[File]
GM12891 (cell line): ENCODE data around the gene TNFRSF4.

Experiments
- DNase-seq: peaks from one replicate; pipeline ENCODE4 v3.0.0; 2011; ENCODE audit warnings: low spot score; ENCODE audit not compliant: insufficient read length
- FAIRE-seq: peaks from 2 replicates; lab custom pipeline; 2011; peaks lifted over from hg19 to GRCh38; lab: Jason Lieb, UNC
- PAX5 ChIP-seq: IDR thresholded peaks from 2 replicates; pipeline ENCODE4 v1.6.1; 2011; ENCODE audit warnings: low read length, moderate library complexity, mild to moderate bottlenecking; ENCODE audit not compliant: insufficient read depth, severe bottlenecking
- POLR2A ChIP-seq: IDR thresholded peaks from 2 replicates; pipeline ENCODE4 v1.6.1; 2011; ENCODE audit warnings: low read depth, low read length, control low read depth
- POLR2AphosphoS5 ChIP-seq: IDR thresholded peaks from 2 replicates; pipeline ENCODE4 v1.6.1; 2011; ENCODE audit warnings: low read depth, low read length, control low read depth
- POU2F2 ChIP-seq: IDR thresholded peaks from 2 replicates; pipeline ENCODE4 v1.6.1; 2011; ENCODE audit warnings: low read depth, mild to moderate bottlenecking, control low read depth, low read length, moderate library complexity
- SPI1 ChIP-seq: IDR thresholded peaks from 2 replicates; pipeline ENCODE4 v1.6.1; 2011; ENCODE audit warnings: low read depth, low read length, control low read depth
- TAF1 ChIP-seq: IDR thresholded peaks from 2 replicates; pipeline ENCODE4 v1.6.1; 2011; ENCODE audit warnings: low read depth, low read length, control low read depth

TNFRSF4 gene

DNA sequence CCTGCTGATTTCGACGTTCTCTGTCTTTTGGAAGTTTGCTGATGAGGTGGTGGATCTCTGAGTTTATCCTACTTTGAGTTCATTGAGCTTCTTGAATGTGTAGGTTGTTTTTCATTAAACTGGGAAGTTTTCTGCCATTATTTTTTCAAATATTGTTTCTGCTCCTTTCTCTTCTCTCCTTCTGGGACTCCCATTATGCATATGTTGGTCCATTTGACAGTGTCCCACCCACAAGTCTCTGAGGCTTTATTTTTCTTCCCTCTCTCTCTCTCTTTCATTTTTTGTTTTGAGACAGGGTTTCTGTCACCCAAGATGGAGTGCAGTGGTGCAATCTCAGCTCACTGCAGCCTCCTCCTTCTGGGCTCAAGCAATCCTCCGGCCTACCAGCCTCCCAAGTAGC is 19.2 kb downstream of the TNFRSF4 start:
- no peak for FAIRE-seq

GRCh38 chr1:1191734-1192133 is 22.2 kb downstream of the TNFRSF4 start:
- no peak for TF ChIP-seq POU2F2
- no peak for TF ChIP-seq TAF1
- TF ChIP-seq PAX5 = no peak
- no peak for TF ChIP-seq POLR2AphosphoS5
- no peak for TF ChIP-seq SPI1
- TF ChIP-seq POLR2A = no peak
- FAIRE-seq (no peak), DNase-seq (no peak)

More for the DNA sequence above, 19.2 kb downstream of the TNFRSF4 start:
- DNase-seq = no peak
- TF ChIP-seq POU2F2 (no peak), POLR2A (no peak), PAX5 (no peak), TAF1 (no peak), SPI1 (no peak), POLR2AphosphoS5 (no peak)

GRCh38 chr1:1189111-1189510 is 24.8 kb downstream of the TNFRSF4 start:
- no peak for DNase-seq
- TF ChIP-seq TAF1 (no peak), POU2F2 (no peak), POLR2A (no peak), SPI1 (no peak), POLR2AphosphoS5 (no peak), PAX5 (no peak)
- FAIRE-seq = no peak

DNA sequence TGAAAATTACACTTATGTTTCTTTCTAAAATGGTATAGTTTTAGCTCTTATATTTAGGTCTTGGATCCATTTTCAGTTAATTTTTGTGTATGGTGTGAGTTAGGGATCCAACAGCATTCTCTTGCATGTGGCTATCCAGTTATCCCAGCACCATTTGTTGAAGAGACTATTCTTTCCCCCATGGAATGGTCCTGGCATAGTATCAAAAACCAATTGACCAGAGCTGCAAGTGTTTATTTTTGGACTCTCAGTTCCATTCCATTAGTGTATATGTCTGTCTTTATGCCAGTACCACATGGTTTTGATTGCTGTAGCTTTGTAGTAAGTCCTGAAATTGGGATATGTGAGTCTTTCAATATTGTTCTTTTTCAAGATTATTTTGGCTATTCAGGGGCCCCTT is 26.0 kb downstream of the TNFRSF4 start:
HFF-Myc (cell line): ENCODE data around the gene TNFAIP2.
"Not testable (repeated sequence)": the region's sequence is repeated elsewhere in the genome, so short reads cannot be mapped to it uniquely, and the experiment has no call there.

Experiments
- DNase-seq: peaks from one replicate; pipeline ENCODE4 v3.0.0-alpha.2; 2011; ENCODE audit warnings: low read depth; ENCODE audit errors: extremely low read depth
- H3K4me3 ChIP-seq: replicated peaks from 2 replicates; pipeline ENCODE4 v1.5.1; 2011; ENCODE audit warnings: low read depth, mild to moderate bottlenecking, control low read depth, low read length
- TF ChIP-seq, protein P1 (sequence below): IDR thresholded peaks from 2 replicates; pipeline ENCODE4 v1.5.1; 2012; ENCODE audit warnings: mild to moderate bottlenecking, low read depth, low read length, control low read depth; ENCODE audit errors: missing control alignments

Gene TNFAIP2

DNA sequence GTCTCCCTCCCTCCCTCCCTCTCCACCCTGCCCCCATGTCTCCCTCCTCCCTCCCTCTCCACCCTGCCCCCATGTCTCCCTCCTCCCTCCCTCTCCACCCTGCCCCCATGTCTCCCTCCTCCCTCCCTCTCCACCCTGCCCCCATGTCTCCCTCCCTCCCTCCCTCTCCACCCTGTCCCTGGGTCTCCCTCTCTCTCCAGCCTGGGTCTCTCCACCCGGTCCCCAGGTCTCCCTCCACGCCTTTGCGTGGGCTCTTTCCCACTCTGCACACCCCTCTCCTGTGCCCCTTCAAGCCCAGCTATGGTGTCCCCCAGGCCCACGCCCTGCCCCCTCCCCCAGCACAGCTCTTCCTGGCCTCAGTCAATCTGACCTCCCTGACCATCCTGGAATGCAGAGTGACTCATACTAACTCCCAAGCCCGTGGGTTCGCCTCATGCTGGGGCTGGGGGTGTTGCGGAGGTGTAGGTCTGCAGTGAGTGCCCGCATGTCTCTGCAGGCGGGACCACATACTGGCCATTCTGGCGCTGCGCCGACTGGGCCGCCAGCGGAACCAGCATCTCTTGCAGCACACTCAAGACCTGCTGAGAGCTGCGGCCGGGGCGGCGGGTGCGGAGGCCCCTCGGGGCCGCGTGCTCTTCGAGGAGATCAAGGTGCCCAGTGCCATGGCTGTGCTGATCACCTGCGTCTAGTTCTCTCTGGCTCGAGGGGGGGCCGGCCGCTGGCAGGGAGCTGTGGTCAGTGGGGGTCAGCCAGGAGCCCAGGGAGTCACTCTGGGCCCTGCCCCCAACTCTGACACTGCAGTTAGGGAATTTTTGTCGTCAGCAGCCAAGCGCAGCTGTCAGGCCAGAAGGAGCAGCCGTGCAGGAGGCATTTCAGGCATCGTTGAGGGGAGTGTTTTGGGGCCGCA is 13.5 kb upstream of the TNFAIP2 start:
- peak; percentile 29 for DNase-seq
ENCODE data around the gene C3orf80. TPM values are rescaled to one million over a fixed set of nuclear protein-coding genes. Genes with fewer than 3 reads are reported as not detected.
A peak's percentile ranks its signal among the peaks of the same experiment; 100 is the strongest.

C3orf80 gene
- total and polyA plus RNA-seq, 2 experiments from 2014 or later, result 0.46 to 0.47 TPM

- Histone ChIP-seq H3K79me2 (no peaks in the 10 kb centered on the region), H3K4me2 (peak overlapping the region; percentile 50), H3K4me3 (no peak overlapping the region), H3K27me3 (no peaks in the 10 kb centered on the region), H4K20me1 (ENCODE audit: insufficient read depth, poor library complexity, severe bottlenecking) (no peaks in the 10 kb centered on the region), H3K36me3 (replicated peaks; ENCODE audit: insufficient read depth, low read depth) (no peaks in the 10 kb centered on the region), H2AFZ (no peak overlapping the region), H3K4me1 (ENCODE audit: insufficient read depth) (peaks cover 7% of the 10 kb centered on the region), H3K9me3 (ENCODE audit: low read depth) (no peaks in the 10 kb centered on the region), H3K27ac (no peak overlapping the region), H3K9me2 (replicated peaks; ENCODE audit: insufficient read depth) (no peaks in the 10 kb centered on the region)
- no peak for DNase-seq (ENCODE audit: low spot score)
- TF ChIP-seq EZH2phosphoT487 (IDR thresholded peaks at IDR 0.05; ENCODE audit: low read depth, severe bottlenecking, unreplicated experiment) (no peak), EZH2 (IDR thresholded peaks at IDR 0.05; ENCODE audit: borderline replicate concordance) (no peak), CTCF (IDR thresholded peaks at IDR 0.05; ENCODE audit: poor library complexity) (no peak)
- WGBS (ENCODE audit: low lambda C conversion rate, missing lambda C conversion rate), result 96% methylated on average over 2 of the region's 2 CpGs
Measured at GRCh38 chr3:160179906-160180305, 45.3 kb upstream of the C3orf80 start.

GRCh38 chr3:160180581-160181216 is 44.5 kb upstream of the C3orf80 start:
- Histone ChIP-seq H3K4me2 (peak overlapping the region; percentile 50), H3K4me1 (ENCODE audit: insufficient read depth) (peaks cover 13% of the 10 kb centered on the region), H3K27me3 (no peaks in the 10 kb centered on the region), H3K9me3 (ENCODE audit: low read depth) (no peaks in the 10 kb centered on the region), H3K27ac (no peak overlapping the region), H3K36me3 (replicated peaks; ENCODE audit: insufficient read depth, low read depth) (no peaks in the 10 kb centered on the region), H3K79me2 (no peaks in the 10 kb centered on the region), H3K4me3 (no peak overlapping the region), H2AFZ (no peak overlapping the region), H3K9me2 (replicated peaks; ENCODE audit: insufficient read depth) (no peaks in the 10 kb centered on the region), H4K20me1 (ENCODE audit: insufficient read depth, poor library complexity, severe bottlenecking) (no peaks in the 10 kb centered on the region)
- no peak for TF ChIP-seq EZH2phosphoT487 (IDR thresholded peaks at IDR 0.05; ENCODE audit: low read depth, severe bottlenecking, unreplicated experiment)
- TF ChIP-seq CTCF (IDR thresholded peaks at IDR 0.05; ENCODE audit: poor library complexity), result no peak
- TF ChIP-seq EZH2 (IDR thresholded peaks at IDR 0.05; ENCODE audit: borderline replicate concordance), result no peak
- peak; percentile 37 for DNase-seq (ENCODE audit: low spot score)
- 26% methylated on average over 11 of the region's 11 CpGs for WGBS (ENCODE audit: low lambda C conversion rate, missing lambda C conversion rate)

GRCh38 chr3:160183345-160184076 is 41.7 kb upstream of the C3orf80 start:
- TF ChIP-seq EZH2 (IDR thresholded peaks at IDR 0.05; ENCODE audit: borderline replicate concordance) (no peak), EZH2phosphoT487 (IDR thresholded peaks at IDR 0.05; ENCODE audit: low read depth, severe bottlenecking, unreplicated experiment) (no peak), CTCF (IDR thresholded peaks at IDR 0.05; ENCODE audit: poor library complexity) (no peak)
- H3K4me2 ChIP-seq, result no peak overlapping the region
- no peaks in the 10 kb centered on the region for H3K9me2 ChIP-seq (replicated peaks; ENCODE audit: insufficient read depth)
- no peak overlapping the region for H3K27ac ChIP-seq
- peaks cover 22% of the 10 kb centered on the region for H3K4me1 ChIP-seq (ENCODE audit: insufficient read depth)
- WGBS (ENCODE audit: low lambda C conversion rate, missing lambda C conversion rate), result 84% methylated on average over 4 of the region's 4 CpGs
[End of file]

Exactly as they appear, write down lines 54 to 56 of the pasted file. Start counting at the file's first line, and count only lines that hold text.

- 26% methylated on average over 11 of the region's 11 CpGs for WGBS (ENCODE audit: low lambda C conversion rate, missing lambda C conversion rate)

GRCh38 chr3:160183345-160184076 is 41.7 kb upstream of the C3orf80 start:
- TF ChIP-seq EZH2 (IDR thresholded peaks at IDR 0.05; ENCODE audit: borderline replicate concordance) (no peak), EZH2phosphoT487 (IDR thresholded peaks at IDR 0.05; ENCODE audit: low read depth, severe bottlenecking, unreplicated experiment) (no peak), CTCF (IDR thresholded peaks at IDR 0.05; ENCODE audit: poor library complexity) (no peak)